Ron Richner, a Casper hay producer and member of the establishing committee for the organization says, “We hope to help everyone – from the small producer to the large producer – be able to market their hay and get exposure in markets they might not otherwise have.”

“We have a high quality product, and we want to market it,” he adds.

Mike Fabrizius, a producer from Riverton and Southwest Region director of the Association, says, “We’ve had a lot of interest from farmers and ranchers so far. I’m really excited about where this is going to take us.”


A group of four producers from around the state has led the development of the Wyoming Hay and Forage Association.  The establishing committee included Richner, Jessica Sullivan of Riverton, Wayne Tatman of Lingle and Howard Gernant of Greybull. University of Wyoming Extension’s Caleb Carter will also be integral in the organization of the Association.

A Board of Directors, consisting of one producer from each of the four regions of the state and two at-large non-producer members, has also been formed.

“The committee of people who have been involved in this is pretty important,” Keith says. “We split up the state into four regions for our directors.”

The Southeast Region, represented by Kenny Degering of Lusk, covers Niobrara, Platte, Goshen, Laramie and Albany counties. Fabrizius represents the Southwest Region, which includes Fremont, Carbon, Sweetwater, Uinta, Lincoln, Teton and Sublette counties. From the Northwest Region, including Park, Big Horn, Hot Springs and Washakie counties, Gerry Danko of Powell serves as the producer director, and Brian Wing of Casper is the Northeast Region director. The Northeast Region covers Natrona, Johnson, Sheridan, Campbell, Crook and Weston counties.

“We also have two areas that we classify as at-large,” Keith explains. “They are the east and west halves of the state. These at-large directors aren’t producers. They are people who are involved in organizations or industries that are heavily dependent on the hay and forage industry.”

Terry Niswonger of Torrington and Greg Anderson of Riverton were selected for the at-large positions.

Keith adds, “These people were selected by the establishing committee, and they spent quite a bit of time looking at the regions and identifying people who would be willing and able to serve, as well as people who are strong representatives of the industry.”

The state is split into regions such that each region produces approximately the same tonnage of hay based on Wyoming agriculture statistics.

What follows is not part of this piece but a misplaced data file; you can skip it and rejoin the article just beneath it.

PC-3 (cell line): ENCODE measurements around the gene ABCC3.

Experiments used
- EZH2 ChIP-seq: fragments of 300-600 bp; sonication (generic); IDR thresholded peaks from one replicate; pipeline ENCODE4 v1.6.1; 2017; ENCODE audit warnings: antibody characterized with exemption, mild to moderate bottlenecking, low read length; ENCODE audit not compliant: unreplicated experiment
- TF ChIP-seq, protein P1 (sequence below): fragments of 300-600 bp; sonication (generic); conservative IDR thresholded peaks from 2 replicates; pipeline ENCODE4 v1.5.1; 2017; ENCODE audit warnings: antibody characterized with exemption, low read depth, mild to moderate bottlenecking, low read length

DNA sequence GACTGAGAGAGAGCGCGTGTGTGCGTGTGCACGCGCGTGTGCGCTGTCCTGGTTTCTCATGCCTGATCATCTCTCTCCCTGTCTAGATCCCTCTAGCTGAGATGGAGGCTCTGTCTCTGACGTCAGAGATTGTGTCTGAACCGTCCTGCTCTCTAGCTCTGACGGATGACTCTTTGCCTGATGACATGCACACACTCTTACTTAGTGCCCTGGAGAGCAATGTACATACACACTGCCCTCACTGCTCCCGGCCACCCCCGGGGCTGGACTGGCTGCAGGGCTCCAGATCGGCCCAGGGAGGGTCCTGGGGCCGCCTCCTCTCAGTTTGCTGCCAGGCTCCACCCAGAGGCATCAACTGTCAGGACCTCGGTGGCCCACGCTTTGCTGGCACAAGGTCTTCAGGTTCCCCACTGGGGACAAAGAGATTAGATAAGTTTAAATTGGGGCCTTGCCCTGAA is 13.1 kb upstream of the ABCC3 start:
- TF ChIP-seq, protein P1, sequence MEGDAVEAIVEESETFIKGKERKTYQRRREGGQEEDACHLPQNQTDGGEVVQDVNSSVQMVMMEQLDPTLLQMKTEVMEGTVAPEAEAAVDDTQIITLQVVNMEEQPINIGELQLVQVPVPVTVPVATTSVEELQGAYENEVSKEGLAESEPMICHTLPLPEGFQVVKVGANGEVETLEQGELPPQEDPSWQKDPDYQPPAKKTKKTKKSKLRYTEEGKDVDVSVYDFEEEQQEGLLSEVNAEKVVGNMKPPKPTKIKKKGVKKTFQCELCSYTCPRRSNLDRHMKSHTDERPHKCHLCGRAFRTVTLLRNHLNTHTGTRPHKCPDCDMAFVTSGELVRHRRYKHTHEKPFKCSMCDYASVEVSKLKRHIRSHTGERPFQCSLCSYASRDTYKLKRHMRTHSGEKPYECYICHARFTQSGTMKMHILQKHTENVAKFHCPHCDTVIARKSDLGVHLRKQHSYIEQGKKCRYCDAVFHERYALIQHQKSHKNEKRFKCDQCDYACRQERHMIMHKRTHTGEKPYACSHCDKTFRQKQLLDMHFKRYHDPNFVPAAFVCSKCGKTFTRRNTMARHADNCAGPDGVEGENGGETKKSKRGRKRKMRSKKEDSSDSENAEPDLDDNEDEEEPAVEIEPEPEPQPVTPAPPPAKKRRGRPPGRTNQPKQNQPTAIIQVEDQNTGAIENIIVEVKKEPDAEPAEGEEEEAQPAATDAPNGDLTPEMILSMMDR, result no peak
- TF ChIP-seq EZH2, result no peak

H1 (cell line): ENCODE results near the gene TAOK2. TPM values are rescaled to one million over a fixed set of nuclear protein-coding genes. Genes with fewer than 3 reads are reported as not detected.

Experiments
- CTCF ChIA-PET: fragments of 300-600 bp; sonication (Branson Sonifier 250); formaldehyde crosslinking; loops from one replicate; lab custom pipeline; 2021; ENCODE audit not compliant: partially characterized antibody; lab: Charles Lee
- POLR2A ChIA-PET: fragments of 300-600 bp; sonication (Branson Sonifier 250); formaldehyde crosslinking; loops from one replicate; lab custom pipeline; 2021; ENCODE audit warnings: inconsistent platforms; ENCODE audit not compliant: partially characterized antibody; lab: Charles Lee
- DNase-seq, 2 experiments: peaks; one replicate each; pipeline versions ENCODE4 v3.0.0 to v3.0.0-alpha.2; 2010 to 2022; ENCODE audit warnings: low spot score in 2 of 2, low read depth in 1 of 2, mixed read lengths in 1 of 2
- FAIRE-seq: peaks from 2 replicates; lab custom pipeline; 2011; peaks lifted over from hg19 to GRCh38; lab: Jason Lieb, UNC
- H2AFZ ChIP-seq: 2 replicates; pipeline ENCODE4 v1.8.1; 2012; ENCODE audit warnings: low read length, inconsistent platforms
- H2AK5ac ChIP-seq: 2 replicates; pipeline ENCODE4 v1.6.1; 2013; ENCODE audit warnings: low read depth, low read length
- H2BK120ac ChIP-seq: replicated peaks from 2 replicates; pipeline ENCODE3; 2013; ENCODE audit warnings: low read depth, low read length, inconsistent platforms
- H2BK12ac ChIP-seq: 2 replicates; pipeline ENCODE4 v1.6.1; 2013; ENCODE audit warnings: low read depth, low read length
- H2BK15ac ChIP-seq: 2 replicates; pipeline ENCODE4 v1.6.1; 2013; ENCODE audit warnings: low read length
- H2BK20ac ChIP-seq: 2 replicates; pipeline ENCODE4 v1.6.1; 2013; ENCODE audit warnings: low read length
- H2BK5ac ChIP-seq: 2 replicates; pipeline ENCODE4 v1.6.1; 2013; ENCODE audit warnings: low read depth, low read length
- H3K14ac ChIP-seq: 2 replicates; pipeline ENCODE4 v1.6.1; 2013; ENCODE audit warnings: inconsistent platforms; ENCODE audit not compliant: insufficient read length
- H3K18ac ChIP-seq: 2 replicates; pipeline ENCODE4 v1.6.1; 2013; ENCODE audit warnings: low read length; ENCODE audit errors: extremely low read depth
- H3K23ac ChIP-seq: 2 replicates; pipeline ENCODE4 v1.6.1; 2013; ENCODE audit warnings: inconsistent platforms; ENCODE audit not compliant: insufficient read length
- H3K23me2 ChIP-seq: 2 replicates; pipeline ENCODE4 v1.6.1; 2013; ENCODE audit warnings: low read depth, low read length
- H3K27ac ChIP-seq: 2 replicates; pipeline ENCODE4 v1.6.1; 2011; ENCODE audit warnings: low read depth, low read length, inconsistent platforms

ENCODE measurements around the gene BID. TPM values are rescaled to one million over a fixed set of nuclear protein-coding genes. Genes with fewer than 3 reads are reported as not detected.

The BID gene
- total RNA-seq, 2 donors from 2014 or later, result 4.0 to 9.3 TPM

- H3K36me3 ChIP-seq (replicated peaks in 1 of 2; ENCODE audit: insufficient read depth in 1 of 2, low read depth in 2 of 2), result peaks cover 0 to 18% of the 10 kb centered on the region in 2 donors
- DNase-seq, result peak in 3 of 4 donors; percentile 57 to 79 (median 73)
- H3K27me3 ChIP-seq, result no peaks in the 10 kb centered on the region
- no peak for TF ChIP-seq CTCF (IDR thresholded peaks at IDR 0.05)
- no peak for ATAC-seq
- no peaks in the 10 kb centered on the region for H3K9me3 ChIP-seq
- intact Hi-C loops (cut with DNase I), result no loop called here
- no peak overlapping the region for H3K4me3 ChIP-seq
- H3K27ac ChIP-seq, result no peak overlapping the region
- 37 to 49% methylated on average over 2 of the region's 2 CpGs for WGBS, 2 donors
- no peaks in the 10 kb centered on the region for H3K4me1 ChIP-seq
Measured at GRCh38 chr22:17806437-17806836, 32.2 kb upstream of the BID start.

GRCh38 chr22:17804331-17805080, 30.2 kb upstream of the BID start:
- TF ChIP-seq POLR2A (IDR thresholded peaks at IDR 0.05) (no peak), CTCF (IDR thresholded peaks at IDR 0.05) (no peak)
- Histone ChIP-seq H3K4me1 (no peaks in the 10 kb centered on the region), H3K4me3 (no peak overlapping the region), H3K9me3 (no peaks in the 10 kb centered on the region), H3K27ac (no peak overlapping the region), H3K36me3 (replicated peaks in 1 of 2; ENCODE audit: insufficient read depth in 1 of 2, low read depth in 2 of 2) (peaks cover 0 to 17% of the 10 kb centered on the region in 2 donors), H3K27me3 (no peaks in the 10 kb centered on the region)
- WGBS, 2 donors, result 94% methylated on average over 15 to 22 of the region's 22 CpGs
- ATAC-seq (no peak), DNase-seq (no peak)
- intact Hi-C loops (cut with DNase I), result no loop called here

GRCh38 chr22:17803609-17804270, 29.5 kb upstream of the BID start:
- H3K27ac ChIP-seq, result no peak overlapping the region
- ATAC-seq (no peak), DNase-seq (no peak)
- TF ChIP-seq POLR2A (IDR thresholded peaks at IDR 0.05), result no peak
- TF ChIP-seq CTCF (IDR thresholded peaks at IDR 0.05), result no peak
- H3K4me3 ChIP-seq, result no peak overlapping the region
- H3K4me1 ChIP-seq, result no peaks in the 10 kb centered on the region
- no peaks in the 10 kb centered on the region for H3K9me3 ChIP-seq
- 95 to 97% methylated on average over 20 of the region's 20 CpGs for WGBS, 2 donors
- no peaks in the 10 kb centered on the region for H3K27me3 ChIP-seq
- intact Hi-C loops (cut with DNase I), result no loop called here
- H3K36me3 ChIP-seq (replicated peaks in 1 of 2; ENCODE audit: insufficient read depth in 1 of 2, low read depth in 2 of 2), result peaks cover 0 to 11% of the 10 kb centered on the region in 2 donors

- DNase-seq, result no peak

Online presence

The main element of the Association will be a website that provides the opportunity to list hay for sale. The site will also feature a list of hay producers and associated businesses that sponsor the organization.

“This website will be a place that members can put what kind of hay they have, how much hay they have and the quality, if they want, so people know it’s available for sale,” Fabrizius says. “We’re still working out the details about how it will work.”

Fabrizius adds that no prices will be listed on the site to encourage direct contact between producers and hay buyers.

The Wyoming Hay and Forage Association aims to create a directory for hay producers around the state.

Richner says, “We want to create an Association that people will be involved in with a platform that is user-friendly and promotes Wyoming hay.”

Other activities

The organization will also partner with the Wyoming Business Council to put on the Wyoming State Hay Show at the Wyoming State Fair and exhibit Wyoming hay at the World Dairy Expo, Forage Superbowl and other national trade shows.

The Association directory, as well as more information from producers, will be prominently displayed at these trade show venues, as well.


  In addition to marketing activities, Fabrizius and Keith emphasize that education is another important piece the Association will follow up with.

“As time goes on, in each region, there will be different events, like field days and forage seminars, to provide education opportunities for producers on production practices, forage testing practices and other things,” Keith says.

Fabrizius adds, “Most of us have worked with a lot of guys from seed companies and other places, and they know their stuff. We’d like to try to bring some of them together for an educational program to talk to farmers.”

He notes that the meetings will likely be set in the winter months when producers aren’t trying to get work done in the fields.


An additional component of the Association will be a transportation hub where producers can find trucking for their hay.

“We’ve had some trouble with guys who sell hay but then can’t find the trucks available to transport it because of interstate transport laws and other things,” Keith explains. “We want to try to connect producers to guys with trucks.”


Fabrizius notes that the Association is still working to establish its final bylaws, but they are beginning to see interest from producers around the state.

“I’ve had several people call and ask me about the Association,” he says, adding, “Everyone I’ve talked to is on board.”

Keith adds that soon, membership will be available for producers.